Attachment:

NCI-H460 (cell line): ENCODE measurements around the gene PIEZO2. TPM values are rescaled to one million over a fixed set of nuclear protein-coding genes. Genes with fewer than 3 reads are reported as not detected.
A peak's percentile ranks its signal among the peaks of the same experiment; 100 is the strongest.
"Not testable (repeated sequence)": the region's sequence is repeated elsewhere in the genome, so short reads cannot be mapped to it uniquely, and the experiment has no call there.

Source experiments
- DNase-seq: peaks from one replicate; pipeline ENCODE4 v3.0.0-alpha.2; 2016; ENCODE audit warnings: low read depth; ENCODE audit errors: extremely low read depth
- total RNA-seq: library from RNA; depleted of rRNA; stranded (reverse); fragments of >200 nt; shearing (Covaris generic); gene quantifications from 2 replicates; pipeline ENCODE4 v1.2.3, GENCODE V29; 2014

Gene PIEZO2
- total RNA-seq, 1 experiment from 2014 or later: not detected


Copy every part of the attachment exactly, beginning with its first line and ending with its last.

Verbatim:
NCI-H460 (cell line): ENCODE measurements around the gene PIEZO2. TPM values are rescaled to one million over a fixed set of nuclear protein-coding genes. Genes with fewer than 3 reads are reported as not detected.
A peak's percentile ranks its signal among the peaks of the same experiment; 100 is the strongest.
"Not testable (repeated sequence)": the region's sequence is repeated elsewhere in the genome, so short reads cannot be mapped to it uniquely, and the experiment has no call there.

Source experiments
- DNase-seq: peaks from one replicate; pipeline ENCODE4 v3.0.0-alpha.2; 2016; ENCODE audit warnings: low read depth; ENCODE audit errors: extremely low read depth
- total RNA-seq: library from RNA; depleted of rRNA; stranded (reverse); fragments of >200 nt; shearing (Covaris generic); gene quantifications from 2 replicates; pipeline ENCODE4 v1.2.3, GENCODE V29; 2014

Gene PIEZO2
- total RNA-seq, 1 experiment from 2014 or later: not detected